Port strike looms along Pacific Coast

By DON McINTOSH, Associate Editor

Up and down the West Coast - including Portland, Tacoma and Seattle - thousands of people rallied June 27 to back members of the International Longshore and Warehouse Union (ILWU), whose contract with port operators, covering 10,500 workers, expired July 1.

About 200 workers took part in a lunchtime rally June 27 in the parking lot behind the ILWU Local 8 in Northwest Portland. The rally was billed as a show of solidarity between the ILWU, Teamsters, and the East Coast's International Longshoremen's Association (ILA).

The ILWU members rejected a proposal offered by the Pacific Maritime Association (PMA) June 30. Union representatives presented their own proposal just hours before the contract expired. Negotiations will continue, and no work stoppage is currently planned, but if there's no agreement by July 21, a caucus of union leaders will decide whether to recommend a strike to the membership, which would vote on it the following week.

PMA is an employer group representing 71 shipping companies in ports in Oregon, Washington and California. In 1996 and 1999, ILWU-PMA contracts also expired before a successor was negotiated, but the two sides were able to come to agreement before any shutdown occurred. West Coast longshore workers haven't had a strike since 1971.

This time, union leaders say negotiations, under way since May 13, have bogged down over several employer proposals, including a three-year wage freeze; reduced pension accruals; and a proposal for workers to begin to pay part of the cost of health care.

Union members have had fully-paid health coverage since 1960. The issue affects not only the 10,000 active employees but 8,000 retirees and spouses.

ILWU leaders denounced the PMA's "concessionary" approach to bargaining.

"We're not really interested in going back to bargain something we've already bargained and won in the past," said Leal Sundet, a member of the Labor Relations Committee for Portland ILWU Local 8.

Sundet said the union position has been misleadingly portrayed in the news media as obstructing new technology. On the contrary, he said, the ILWU has embraced the introduction of new technologies since 1960, when a landmark Modernization and Mechanization Agreement was signed by both parties. That agreement allowed the employer to implement all kinds of technological improvements - particularly containerization - so long as union members would not suffer the loss of jobs as a result.

Since that time, West Coast shipping tonnage has increased 900 percent, while longshore employment dropped substantially. In Portland, Local 8 had over 2,000 members in 1960; today it has 600.

The ILWU has also been blamed for congestion in the ports, but the union says poor infrastructure, expanded volume and a decision not to expand hours are to blame for the notoriously long waits trucks experience to be loaded. In fact, those waits have prompted increased concern about diesel exhaust, said Local 8 member Bruce Holte. Holte said longshore workers suffer some of the highest rates of lung ailments of any occupation.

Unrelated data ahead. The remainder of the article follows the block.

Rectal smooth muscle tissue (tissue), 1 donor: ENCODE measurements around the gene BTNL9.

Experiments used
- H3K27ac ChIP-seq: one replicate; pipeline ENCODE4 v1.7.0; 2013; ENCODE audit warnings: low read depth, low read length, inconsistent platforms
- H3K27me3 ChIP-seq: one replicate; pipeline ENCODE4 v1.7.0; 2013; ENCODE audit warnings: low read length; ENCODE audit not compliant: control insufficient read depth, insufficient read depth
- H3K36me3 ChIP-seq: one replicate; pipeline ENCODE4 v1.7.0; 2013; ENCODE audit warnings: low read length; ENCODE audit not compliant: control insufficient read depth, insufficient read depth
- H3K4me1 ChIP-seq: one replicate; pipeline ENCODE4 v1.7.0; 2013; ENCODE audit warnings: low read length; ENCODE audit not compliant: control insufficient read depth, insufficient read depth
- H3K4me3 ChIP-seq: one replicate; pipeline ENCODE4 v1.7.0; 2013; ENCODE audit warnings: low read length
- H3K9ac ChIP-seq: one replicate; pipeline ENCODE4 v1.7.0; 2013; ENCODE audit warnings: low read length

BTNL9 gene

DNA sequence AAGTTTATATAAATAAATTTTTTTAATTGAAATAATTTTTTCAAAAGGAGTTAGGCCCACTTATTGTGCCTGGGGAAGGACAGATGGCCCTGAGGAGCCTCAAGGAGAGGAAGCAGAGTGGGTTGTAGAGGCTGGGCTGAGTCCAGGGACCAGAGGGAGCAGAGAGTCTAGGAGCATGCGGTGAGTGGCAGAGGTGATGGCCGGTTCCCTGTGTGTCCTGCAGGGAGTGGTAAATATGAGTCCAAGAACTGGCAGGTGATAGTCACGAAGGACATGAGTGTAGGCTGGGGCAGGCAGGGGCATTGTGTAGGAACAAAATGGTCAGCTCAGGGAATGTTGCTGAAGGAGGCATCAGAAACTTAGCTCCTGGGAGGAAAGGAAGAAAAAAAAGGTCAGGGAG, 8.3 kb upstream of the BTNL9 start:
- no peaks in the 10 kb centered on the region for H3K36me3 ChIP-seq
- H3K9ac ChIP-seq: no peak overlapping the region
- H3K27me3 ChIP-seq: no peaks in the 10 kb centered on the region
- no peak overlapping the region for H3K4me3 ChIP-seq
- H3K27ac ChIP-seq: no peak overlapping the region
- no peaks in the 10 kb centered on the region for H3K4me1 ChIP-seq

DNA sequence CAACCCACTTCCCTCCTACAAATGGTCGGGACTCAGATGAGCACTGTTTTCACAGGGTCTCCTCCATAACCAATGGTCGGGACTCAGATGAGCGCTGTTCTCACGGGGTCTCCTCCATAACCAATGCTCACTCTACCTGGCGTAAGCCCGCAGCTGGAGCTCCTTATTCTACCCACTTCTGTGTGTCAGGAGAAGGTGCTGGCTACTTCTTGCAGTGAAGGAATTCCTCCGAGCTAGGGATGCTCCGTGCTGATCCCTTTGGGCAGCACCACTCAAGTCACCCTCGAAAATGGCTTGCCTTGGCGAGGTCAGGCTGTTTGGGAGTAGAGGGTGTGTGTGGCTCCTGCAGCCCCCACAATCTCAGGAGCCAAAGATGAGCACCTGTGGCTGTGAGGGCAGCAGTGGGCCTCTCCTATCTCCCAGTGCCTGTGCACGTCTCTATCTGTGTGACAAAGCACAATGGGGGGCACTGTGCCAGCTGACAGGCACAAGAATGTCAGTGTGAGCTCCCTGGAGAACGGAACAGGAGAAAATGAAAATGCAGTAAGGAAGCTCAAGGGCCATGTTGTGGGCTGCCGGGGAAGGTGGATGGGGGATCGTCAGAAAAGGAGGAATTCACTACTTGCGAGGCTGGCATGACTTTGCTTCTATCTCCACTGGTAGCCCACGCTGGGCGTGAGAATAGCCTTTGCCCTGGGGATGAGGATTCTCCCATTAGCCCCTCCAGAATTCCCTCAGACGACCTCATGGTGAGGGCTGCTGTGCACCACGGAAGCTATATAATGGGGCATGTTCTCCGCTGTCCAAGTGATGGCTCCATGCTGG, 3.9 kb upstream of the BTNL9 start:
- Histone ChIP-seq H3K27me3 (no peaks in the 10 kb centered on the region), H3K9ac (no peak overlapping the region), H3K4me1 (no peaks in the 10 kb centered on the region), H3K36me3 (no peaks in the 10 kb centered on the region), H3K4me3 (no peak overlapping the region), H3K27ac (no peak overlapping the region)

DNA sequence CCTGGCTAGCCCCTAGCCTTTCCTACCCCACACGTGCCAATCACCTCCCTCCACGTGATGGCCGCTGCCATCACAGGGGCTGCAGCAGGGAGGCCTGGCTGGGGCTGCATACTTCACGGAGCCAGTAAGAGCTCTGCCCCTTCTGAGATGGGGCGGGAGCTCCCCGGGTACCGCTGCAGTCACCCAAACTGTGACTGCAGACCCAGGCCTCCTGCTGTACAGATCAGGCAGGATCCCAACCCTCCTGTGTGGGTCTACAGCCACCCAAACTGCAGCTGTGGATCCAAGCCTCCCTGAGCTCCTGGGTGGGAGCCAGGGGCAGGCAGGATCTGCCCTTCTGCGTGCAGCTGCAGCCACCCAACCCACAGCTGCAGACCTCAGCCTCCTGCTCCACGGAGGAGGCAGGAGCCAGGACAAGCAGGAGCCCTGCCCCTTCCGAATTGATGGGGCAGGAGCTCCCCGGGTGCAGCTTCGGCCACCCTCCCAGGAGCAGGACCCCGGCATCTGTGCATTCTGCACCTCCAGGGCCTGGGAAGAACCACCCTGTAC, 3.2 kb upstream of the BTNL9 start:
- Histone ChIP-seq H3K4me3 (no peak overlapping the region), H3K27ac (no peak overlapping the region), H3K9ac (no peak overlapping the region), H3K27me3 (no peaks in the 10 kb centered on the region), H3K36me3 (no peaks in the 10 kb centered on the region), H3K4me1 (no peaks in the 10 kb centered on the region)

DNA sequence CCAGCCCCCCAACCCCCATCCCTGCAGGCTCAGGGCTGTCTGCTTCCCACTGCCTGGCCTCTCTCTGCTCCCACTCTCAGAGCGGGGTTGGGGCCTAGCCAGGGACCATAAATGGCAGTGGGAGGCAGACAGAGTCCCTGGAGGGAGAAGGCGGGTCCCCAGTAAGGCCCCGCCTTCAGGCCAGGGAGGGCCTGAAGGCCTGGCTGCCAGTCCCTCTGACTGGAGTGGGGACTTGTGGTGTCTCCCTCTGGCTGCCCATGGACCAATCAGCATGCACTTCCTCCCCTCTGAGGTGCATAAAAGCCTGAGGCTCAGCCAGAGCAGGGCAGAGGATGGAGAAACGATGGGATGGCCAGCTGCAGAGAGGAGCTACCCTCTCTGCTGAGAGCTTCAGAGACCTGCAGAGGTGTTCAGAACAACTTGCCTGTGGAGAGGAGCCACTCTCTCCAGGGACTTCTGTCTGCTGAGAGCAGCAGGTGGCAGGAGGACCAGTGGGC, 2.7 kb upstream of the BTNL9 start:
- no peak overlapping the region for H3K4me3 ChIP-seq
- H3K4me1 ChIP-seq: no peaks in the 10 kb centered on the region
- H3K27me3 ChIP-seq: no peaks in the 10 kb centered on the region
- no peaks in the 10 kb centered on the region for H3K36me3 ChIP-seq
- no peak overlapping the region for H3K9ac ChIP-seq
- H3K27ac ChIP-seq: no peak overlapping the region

To win better protections from diesel exhaust, ILWU formed an alliance with the Teamsters and the International Longshore Association (ILA), which represents East Coast longshore workers. Other aims of that alliance include protection of each other's jurisdictions and support for Teamster efforts to organize truck drivers. The Teamsters seek to unionize truckers who come into the ports, many of whom are classed as "independent owner-operators."

Unlike most U.S. workers, who have lost ground to the shift to offshore production, longshore workers have benefitted from the increase in trade, both because of the strength of their organization and because of their strategic position.

Union control of employment through the hiring hall system has helped produce a well-informed membership that understands the value of unionization.

And loading containers on and off cargo ships is highly-skilled work where speed is crucial and work stoppages have enormous potential to disrupt the economy. The result is a workforce that, while dwindling in number due to mechanization, is very well compensated. Longshore workers can earn $70,000 to $100,000 a year, plus benefits that the PMA says cost $42,000 a year per employee.

The union, for its part, says it's only fair that workers share when companies profit: Shipping companies have profited greatly as container shipping has soared while few new ports have been added. Thus, ILWU leaders argue, for the union to agree to givebacks would start a slide down a slippery slope for workers.

The ILWU has filed an unfair labor practice complaint against the PMA charging failure to negotiate in good faith, citing the association's refusal to provide evidence of financial hardship that would justify demands for economic concessions.

July 5, 2002 issue

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